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Mental health teams for kids deserve support

As the Senate and House head into session, I wonder if “this may be the year for mental health,” as Sen. Aaron Bean proclaimed at our recent Senate HHS mental health panel discussion called by Senate President Andy Gardiner and headed by Sen. Rene Garcia. It was refreshing to hear Bean make this statement.

And it was equally refreshing to see Rep. Janet Adkins call a Duval County Legislative Delegation meeting to focus on mental health issues.

But will it happen? Is this the year?

At the top of the list should be addressing children’s issues. If we want anything to change, we must invest early. But children are not islands.

We must treat families as the operational systems they are.

The silos of our service provision dollars creates roadblocks and unfunded areas in service.

Prevention, early identification, and early intervention are the keys to success in any health care focus of treatment.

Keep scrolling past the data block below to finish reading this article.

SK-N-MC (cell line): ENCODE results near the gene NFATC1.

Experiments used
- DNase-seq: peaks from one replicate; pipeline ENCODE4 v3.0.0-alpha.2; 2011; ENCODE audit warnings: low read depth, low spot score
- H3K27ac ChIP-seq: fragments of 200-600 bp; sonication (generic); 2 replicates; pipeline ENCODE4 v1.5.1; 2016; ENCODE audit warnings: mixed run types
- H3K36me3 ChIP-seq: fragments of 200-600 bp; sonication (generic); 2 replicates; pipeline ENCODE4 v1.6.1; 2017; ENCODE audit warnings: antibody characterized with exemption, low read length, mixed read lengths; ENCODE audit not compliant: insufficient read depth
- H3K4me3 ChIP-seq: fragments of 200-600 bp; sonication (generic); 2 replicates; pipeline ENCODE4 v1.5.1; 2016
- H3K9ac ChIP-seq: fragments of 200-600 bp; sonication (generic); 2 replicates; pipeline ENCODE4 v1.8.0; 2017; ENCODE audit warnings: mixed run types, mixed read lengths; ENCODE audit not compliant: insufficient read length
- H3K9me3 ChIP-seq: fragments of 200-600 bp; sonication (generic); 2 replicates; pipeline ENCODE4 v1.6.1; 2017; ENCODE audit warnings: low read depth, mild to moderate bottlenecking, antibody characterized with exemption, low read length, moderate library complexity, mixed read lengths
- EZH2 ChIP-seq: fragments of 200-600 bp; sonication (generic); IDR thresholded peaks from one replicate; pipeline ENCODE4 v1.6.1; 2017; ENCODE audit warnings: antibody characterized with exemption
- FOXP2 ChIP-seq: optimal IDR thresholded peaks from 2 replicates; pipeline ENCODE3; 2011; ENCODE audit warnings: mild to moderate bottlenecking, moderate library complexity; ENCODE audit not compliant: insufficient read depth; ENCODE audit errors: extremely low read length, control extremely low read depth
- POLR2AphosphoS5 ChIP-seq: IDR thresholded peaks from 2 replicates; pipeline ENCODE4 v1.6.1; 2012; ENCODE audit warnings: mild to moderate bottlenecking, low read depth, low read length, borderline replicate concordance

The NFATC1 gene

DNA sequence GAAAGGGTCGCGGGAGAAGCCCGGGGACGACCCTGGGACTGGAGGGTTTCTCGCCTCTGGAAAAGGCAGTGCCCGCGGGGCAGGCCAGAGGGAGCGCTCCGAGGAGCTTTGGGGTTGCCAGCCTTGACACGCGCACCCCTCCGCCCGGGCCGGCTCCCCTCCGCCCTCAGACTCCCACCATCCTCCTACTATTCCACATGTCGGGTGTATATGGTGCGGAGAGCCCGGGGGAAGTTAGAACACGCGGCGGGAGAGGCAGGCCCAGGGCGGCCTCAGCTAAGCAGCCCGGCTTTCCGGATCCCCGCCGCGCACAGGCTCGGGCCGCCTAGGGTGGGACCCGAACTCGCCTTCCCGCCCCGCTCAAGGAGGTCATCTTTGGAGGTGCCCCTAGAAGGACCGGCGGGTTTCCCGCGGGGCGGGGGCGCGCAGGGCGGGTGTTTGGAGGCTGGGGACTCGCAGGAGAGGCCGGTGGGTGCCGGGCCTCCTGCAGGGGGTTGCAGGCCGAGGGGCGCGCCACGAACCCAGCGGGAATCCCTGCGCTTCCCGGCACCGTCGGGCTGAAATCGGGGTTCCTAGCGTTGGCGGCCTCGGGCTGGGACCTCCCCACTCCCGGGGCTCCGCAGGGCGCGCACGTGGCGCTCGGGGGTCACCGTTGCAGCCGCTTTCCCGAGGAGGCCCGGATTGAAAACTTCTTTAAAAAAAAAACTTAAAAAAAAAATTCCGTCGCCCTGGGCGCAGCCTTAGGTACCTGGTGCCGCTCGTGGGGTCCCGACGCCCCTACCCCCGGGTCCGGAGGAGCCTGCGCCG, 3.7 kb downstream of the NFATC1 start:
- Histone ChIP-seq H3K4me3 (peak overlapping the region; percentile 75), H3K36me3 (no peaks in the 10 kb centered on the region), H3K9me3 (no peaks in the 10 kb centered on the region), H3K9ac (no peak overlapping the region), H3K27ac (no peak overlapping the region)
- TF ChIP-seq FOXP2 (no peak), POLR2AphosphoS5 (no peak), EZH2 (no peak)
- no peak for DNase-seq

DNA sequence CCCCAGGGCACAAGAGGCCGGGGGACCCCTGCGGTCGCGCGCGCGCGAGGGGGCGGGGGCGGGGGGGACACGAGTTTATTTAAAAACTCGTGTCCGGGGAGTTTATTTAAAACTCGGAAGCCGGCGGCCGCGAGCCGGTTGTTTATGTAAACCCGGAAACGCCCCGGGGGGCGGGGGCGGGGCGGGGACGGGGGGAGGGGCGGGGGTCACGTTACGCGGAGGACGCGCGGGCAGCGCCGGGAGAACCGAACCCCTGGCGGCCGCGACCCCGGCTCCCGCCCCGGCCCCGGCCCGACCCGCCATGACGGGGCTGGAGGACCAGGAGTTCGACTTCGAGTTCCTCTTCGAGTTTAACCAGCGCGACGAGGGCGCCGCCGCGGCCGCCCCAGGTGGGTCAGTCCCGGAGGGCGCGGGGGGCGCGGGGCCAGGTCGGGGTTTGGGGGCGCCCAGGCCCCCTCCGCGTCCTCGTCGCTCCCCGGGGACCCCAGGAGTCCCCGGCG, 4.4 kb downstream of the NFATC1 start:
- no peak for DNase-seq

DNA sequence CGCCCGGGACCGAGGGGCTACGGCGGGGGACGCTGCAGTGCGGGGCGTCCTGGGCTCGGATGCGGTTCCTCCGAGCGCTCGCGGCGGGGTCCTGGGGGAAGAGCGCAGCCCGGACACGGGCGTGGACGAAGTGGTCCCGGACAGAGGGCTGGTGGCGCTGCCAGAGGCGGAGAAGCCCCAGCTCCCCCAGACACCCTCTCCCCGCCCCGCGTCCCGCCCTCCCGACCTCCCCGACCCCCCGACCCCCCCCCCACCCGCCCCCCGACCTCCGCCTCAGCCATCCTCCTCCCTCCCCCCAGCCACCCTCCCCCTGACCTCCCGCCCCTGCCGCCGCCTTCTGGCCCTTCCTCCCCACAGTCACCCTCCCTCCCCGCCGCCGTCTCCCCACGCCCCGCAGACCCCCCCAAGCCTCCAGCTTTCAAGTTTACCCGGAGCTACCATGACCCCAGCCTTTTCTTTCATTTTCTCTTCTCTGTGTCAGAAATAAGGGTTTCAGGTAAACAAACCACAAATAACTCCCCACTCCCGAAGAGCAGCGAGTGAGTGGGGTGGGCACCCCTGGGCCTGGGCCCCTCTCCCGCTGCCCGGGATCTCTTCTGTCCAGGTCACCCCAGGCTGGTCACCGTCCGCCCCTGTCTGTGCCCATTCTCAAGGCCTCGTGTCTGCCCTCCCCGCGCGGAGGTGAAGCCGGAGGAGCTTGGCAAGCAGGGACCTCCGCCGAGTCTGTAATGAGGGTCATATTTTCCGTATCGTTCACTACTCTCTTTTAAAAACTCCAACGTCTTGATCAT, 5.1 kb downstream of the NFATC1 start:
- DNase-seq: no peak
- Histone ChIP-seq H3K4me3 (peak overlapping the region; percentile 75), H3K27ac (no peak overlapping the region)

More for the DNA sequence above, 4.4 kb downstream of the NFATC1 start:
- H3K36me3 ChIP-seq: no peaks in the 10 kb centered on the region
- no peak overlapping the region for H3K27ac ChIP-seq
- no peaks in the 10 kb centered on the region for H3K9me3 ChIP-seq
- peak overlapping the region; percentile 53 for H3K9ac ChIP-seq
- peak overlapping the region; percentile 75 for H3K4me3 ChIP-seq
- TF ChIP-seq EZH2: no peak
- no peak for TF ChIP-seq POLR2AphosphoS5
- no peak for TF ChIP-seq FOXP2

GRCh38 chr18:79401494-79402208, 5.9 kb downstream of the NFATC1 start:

With mental health, we hold fast to a “project blame,” “take ownership,” and “fix yourself” belief system.

I applaud our Florida House and Senate members for their willingness to pilot Children’s Community Action Teams programs — and to support them through their second year.

We see the results of treating, in a systemic manner, what often emerges as individual issues.

The data shows the overall success rate, tracked by the lack of need for deeper end (hospitalization, incarceration) and more expensive services.

In the Jacksonville area alone, Children’s Community Action Teams at Child Guidance Center showed an overall 65 percent success rate for its first year.

And it has already surpassed that with an 81 percent success rate over the first seven months of the current fiscal year.

Success is defined by the completion of services while remaining in the community — with no further movement toward placement within the juvenile justice system, substance abuse treatment system or more costly residential services.

I encourage the further support of these programs.

Let’s make this “The Year for Mental Health!”

Theresa Rulien, president, Child Guidance Center,